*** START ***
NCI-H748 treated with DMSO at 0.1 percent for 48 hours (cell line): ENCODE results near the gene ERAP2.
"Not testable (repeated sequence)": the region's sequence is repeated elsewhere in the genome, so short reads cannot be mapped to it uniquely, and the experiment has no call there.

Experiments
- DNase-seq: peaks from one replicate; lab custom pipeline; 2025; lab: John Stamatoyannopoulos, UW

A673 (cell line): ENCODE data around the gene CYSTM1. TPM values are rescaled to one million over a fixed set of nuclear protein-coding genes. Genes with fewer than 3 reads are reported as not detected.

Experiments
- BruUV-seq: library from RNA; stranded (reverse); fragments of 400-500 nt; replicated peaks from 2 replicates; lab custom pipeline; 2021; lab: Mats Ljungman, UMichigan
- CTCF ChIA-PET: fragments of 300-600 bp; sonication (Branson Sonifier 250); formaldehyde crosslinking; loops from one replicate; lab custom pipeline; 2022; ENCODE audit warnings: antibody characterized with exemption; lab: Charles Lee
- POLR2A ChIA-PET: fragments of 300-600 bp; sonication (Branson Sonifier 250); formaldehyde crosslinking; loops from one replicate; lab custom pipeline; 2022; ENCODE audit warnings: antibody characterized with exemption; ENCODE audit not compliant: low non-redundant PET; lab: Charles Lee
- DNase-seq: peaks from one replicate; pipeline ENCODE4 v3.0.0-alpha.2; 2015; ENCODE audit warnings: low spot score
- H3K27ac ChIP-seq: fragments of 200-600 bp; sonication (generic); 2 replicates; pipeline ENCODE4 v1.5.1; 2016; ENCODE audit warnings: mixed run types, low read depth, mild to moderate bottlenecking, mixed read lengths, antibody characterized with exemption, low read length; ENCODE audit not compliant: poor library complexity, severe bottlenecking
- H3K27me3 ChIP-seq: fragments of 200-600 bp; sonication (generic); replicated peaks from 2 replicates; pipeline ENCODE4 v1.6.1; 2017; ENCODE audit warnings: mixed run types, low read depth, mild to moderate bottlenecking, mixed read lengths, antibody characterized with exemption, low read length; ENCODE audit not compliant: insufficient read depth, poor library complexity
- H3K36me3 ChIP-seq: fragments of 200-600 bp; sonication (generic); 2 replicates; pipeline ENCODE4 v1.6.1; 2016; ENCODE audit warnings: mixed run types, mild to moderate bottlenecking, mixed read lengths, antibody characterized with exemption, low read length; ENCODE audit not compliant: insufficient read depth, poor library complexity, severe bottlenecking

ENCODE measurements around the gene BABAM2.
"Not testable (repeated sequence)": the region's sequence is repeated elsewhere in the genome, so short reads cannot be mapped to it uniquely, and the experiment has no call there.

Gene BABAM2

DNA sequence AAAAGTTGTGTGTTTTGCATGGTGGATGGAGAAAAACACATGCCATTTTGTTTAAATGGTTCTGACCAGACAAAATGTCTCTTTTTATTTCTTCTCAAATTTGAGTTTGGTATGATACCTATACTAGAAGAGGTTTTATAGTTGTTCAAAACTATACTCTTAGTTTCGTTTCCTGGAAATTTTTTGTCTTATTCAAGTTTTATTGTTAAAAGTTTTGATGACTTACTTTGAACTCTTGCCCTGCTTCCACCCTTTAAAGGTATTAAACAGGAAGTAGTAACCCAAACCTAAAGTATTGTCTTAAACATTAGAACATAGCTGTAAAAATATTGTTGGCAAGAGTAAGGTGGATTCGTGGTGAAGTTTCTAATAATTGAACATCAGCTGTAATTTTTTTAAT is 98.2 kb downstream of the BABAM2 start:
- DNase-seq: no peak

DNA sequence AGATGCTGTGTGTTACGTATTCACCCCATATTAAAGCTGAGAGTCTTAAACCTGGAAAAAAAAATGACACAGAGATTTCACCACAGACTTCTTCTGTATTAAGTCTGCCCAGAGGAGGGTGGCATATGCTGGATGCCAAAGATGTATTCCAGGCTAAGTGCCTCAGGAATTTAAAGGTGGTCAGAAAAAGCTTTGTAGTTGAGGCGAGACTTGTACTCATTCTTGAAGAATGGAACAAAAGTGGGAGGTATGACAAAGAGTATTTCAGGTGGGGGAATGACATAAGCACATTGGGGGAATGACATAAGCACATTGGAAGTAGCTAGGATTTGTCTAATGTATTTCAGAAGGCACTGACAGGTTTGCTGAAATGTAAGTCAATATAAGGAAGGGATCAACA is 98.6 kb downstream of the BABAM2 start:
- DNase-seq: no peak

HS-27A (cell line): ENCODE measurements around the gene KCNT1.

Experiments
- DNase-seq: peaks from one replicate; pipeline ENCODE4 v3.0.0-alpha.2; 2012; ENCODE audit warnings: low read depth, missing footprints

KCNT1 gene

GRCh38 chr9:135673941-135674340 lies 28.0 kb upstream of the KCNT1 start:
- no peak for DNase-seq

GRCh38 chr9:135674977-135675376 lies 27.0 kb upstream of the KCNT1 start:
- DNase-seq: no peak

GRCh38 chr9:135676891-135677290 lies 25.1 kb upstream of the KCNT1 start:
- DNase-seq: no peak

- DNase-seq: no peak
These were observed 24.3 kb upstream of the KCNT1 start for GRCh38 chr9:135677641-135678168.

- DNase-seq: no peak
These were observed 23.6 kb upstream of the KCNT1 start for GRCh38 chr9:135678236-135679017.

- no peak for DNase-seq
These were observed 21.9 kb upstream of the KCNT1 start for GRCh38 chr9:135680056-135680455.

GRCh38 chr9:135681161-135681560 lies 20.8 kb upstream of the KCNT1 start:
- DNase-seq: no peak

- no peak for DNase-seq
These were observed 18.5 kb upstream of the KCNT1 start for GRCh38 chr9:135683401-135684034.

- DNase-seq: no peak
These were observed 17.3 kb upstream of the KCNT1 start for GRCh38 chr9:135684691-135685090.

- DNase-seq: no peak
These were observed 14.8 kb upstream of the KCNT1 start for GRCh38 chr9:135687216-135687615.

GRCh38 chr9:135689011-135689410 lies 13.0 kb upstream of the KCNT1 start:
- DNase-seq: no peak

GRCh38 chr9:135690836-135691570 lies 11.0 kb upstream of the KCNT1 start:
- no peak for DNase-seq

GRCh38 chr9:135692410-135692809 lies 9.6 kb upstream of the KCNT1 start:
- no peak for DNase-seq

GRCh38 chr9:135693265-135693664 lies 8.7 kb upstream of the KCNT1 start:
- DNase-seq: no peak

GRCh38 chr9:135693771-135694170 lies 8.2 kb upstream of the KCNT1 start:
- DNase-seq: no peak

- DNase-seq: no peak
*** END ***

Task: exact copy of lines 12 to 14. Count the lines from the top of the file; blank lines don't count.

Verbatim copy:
- H3K27me3 ChIP-seq: fragments of 200-600 bp; sonication (generic); replicated peaks from 2 replicates; pipeline ENCODE4 v1.6.1; 2017; ENCODE audit warnings: mixed run types, low read depth, mild to moderate bottlenecking, mixed read lengths, antibody characterized with exemption, low read length; ENCODE audit not compliant: insufficient read depth, poor library complexity
- H3K36me3 ChIP-seq: fragments of 200-600 bp; sonication (generic); 2 replicates; pipeline ENCODE4 v1.6.1; 2016; ENCODE audit warnings: mixed run types, mild to moderate bottlenecking, mixed read lengths, antibody characterized with exemption, low read length; ENCODE audit not compliant: insufficient read depth, poor library complexity, severe bottlenecking

ENCODE measurements around the gene BABAM2.